A Quick History
Although I've started out with Unix, I have been a Windows user for a long time. That is, since around the days of Windows 95. Before that, I did have an HC (a Romanian-made, Z80-based Spectrum-ish computer), but I couldn't afford a computer of my own.
I won't go through the Windows 95 bashing part again. It was nicknamed Mac '84 at its time, and for a good reason. It was slow, bloated, full of bugs, and as soon as I began to understand its inner working (as far as you can understand from a closed-source OS of course), I immediately thought it was going to take several ice ages before it would become the clean, ideal operating system it was advertised as.
When Windows 98 was out, it didn't change too much, and the Internet Explorer beast didn't do much to help. In fact, tearing off IE from any system I was using became a general habit for me. When everyone was commenting on what Windows 2000 was going to bring, I was already a happy FreeBSD user.
The last version of Windows I used consistently was Windows 2000. I did some serious programming work on it, and did enjoy using Visual Studio as well. I still meditate on whether I'd give emacs away for VS if I had the chance to. With a number of exceptions, I was quite happy with Windows 2000. It was, indeed, a stable operating system, nicely polished, secure and, unlike its predecessors, slightly faster than a drunk snail. Nevertheless, I didn't use it as my home desktop system, but only for work. However, I was simply dragged out by the *nices I was already too accustomed to. I did use Windows XP sporadically, but I can't think of the last time I used it for more than three hours. I never used it as my home system or for doing serious work on it. Therefore, you could say that I'm mostly new to Windows XP.
Two weeks ago, a friend of mine asked me to help her with testing a program she wrote. Having had the inspiration of purchasing Windows XP with my current computer (I thought you'd never know when you'll need it), I was able to start immediately. So off I went, wiping out one of the partitions I normally use for backup. I freed up 15 GB of space on my 2.6 GHz Pentium IV. The rest of the system was filled with 1024 MB of RAM, an nVidia GeForce 5600 and an integrated sound card. I also tried to use a HP LaserJet 1020 USB printer, an UMAX USB scanner and some no-name USB keyboard.
Beam me up, Scotty!
I admit that the first screens I saw during the install procedure were no surprise for me. Before getting to the cute, cuddly, graphical part of the install procedure, everything is essentially how it used to be 20 years ago, back to Windows 1.0, except that it doesn't ask you for install floppies and it has something that tries to act like a partitioning program.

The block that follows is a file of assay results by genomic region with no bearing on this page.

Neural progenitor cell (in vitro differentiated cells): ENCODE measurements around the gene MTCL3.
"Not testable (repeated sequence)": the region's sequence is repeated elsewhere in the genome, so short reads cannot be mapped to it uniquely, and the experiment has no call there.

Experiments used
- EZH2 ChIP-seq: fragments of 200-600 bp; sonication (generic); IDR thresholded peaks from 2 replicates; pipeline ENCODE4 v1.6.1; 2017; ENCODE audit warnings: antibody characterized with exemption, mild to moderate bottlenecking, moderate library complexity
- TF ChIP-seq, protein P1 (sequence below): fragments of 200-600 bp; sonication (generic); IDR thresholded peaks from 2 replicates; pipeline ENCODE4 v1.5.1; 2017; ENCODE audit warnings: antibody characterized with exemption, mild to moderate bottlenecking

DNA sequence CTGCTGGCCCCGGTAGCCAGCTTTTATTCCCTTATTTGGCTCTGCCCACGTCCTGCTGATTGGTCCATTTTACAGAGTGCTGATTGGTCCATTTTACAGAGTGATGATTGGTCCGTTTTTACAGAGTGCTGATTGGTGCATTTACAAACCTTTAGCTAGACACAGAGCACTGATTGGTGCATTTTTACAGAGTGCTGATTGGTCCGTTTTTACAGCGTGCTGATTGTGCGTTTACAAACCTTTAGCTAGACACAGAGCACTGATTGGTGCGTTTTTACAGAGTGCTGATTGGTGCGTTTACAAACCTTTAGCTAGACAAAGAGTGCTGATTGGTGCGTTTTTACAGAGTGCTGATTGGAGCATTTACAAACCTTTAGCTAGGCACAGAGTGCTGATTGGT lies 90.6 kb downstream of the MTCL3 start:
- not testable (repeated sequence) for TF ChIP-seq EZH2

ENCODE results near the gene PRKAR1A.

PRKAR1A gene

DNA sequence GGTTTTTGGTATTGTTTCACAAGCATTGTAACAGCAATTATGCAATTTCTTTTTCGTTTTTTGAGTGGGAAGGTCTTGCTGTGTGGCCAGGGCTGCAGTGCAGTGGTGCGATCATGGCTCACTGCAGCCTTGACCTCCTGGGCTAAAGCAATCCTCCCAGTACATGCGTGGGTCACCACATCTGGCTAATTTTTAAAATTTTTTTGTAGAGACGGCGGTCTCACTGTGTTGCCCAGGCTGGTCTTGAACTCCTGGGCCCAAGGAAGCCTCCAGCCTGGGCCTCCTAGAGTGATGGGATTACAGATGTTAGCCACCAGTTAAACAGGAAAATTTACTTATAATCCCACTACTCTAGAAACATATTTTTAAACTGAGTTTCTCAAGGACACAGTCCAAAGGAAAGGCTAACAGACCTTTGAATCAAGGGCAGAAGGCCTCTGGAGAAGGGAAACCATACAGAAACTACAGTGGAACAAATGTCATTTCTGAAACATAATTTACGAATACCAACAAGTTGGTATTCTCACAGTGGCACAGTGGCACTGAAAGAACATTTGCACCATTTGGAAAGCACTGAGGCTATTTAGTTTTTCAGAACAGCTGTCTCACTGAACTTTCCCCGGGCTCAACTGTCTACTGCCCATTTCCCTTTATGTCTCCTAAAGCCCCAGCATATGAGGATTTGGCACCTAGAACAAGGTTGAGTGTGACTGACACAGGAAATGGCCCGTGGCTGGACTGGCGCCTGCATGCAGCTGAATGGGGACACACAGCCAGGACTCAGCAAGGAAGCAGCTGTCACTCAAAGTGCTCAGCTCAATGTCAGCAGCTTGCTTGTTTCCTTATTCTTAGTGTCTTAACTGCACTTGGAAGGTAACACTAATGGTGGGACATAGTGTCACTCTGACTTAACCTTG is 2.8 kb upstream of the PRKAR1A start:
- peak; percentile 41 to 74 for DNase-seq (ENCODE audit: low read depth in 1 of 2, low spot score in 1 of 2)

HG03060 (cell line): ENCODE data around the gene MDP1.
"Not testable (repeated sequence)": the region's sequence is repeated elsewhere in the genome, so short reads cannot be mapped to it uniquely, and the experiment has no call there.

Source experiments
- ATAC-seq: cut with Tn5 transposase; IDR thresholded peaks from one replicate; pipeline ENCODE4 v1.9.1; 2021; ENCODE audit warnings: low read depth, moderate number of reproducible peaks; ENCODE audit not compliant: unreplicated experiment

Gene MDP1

On one hand, I admit to be quite happy with it. I'm not a fan of cute installation programs and I don't run away from text. As long as it does its job, it's fine for me, and I am yet to meet someone who says everything should be GUI when installing Windows. On the other hand, the "as long as it does its job" part is somewhat to be disputed here.
Indeed, compared to other operating systems, Windows has a rather primitive install program. The partitioning program is very limited (it can only recognize FAT/NTFS partitions, and can only create or delete partitions), and there are very few things you can customize. There is no option to select which parts of the operating system you want to install (although you can uninstall some of them later). Still, this is hardly much of a problem itself, since Windows is not as modular as you would expect in the 21st century. There's basically a whole pile of things the installation program throws on your hard drive, much of which you don't need. Some solutions, like 2000lite from LitePC, do seem to exist, but there is some extra effort which could have been elegantly avoided by simply allowing the user not to install some components. Of course, the space taken up is not such a big hassle most of the times (let's be serious, you won't be installing Windows XP on an 800 MB drive) and you can disable the services you don't need. But there's little practical reason for this situation.
Another thing Windows doesn't quite do at installation is be nice enough to detect all your hardware and provide drivers. Of course, this is hardly Microsoft's fault, it's a matter of licensing. But still, regardless of whose fault it is, you are still stuck with installing most of your drivers after Windows has been installed. Except for installing the binary nVidia drivers, I've never done this on any other operating system. Yes, it's a magical feature Microsoft has been advertising since Windows 95, a Holy Grail called Plug'n'Play, though that was hardly PnP.